To the beat of drums, the demonstrators yesterday gathered first at the Israeli consulate on Bloor St. W. before marching to the United States consulate on University Ave.

The horde chanted slogans condemning Israel for the deaths of Lebanese civilians and slammed Prime Minister Stephen Harper's comments calling Israel's response "measured."

Many also called for sanctions and a boycott of Israeli goods and businesses. The chants that rang out included "Shame, Shame, Shame," "The people united will never be defeated," "Shame on you Mr. Harper" and "Arab lives have value too."

. . .

The march began in front of the Israeli consulate under rain and ended at the U.S. Consulate under semi-clear skies. Peggy Nash, a member of Parliament for Parkdale-High Park, said the violence must stop.

"We are the voices of sanity, calling for peace," Nash, a New Democrat said.

The Toronto protest was part of several global demonstrations that took place yesterday.

. . . .

In Toronto yesterday, Zahie Awad was one of the many chanting in the crowd. But unlike many others, she was also in tears as she looked into the rows of protestors. Her son, a Canadian citizen, is now in Lebanon, trying to come to Canada with her grandson.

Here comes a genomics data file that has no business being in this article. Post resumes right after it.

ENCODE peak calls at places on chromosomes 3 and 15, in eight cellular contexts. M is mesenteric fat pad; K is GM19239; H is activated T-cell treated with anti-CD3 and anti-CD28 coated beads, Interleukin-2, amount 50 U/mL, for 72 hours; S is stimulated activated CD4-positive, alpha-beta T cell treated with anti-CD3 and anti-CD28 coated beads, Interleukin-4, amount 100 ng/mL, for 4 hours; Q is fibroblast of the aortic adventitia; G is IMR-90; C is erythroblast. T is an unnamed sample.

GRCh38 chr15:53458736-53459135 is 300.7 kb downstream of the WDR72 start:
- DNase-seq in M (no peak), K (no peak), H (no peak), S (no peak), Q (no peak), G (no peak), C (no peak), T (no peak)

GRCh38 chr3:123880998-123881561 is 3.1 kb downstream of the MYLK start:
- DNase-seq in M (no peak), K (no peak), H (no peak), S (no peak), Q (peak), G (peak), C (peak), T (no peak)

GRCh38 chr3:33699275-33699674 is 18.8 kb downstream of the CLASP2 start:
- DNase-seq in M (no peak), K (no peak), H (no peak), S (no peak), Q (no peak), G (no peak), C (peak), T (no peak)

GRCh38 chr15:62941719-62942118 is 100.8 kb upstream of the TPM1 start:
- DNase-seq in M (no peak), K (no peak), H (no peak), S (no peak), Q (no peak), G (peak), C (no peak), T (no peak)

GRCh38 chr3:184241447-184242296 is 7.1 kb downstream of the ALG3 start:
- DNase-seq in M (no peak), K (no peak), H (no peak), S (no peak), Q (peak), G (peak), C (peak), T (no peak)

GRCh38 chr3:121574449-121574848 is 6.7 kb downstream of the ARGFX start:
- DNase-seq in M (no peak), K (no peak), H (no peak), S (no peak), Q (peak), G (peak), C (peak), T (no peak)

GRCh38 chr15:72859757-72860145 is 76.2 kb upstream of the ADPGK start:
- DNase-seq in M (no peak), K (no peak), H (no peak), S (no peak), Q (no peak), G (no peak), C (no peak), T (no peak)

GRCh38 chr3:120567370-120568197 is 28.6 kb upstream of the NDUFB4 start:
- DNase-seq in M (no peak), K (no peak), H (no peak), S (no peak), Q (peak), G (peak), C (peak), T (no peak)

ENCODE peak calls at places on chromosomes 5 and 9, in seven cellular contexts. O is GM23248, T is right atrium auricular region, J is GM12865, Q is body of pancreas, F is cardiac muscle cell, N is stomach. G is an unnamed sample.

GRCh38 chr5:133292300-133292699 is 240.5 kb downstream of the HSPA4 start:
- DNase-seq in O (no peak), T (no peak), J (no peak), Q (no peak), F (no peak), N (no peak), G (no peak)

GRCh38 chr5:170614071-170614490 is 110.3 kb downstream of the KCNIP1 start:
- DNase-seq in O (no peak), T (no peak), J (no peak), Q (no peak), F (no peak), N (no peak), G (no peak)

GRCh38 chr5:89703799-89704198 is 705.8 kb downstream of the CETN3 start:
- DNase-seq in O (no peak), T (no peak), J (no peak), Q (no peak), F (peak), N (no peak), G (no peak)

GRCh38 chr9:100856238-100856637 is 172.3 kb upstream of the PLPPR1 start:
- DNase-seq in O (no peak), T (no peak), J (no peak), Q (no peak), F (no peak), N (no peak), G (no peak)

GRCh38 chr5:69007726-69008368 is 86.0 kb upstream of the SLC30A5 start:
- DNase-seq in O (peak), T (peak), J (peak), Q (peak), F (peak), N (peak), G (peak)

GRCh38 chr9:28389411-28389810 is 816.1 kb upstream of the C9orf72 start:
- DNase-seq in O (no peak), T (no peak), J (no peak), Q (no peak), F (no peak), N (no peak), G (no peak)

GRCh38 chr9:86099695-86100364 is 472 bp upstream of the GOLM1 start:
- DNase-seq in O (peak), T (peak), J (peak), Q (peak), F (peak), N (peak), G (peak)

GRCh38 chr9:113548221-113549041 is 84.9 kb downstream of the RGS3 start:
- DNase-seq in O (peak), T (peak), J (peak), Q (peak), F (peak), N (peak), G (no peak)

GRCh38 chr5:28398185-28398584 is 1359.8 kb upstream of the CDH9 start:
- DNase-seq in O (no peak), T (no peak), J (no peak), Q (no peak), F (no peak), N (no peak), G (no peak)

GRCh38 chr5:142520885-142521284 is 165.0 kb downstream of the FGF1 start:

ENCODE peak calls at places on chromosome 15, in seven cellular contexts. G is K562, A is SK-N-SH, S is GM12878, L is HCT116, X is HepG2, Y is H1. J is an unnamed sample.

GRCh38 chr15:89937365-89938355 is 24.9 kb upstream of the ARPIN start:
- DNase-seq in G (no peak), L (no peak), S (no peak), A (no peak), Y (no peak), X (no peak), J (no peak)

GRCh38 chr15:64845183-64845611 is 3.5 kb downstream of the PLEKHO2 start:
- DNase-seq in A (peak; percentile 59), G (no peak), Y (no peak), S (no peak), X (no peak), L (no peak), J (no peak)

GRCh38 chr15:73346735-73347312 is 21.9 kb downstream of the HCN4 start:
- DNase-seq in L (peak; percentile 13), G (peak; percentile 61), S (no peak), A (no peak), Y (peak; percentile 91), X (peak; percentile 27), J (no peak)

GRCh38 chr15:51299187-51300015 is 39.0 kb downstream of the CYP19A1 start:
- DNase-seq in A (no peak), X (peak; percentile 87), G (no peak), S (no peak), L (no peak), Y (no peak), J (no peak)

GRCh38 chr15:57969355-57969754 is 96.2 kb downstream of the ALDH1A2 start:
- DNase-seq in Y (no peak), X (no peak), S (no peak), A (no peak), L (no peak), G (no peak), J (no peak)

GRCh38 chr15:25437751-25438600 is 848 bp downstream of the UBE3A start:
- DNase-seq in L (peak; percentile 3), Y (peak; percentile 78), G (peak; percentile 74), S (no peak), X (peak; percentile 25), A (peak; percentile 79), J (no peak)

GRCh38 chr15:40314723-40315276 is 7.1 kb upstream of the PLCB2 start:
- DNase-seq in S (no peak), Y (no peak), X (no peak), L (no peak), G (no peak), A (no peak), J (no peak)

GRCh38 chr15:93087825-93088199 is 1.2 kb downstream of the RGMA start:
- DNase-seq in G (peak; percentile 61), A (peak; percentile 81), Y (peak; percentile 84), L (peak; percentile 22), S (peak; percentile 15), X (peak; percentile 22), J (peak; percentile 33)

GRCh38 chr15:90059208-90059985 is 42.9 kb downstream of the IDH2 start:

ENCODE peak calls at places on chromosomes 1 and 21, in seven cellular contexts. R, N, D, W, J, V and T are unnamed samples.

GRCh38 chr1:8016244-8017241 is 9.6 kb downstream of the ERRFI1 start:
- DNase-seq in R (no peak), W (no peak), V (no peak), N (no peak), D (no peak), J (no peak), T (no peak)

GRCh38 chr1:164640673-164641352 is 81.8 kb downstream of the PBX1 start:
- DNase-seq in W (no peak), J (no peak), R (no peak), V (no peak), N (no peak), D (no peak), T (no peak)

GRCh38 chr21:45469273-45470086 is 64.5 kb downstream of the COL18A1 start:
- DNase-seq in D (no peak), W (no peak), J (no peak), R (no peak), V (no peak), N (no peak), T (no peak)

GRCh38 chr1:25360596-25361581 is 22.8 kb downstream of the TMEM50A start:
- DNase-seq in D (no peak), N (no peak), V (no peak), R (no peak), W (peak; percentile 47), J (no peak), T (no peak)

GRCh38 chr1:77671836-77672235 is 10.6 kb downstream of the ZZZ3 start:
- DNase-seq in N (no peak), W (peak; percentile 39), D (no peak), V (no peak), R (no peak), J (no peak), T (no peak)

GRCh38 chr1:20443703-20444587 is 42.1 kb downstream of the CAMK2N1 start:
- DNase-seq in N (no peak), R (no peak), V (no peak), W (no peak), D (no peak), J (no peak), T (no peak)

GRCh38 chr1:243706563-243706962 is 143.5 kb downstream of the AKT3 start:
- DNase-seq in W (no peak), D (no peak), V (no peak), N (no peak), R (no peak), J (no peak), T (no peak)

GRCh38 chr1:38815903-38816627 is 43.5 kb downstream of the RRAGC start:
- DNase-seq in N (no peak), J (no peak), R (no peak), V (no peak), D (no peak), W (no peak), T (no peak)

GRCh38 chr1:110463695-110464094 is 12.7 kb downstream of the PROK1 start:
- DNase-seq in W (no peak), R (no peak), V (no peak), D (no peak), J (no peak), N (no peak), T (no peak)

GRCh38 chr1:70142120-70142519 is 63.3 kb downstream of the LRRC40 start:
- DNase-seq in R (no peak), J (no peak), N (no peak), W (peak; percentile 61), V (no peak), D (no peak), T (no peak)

So far, it hasn't been easy, as her grandson's papers were lost when their home was destroyed. Appeals to the Canadian government have been unheeded, she said. She hasn't been able to sleep and yesterday, contact was cut off with her son as Israel stepped up its campaign, Awad said.

Hussein Awad, her other son, said they came to the rally so other Canadians could know what was happening in the Middle East.

"We need Canada to do its role," he said, calling for this country to broker a ceasefire.

Like Awad, all Roni Chaia has been thinking about is his father and sister in Lebanon.

"They say they don't know when they are going to get hit." Chaia said, adding his family is running out of water and food.

"There is no safe place for them in Lebanon."

For Khadijeh Rakie, who also has family in Lebanon, the rally affirmed the belief she has in Canadians.

"The amount of people who showed up today, it's inspiring," she said. "It shows that Canadians do care and that our prime minister is not reflective of the country."
Toronto Star story here.



You might want to catch up on comments in this thread.